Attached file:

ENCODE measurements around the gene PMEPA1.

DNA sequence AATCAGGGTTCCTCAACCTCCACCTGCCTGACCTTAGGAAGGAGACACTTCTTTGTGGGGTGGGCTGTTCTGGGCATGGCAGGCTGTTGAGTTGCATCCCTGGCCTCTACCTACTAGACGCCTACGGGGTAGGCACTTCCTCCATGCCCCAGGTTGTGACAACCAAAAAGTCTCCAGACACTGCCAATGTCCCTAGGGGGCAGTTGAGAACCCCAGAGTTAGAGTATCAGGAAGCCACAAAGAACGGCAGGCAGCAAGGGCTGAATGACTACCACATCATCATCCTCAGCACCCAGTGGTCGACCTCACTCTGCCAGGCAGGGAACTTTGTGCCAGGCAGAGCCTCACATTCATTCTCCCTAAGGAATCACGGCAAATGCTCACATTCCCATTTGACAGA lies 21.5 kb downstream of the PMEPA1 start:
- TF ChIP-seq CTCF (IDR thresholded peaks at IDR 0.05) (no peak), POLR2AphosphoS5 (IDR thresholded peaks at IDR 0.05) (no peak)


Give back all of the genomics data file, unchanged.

ENCODE measurements around the gene PMEPA1.

DNA sequence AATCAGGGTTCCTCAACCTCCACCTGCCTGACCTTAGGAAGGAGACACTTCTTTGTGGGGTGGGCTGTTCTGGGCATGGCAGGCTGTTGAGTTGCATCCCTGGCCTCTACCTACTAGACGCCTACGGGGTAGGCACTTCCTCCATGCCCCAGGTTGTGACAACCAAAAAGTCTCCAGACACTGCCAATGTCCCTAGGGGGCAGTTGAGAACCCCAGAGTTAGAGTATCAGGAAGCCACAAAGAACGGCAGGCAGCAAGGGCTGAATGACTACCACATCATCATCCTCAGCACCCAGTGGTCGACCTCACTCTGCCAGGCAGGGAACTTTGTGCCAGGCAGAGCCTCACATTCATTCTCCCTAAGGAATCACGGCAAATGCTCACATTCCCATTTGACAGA lies 21.5 kb downstream of the PMEPA1 start:
- TF ChIP-seq CTCF (IDR thresholded peaks at IDR 0.05) (no peak), POLR2AphosphoS5 (IDR thresholded peaks at IDR 0.05) (no peak)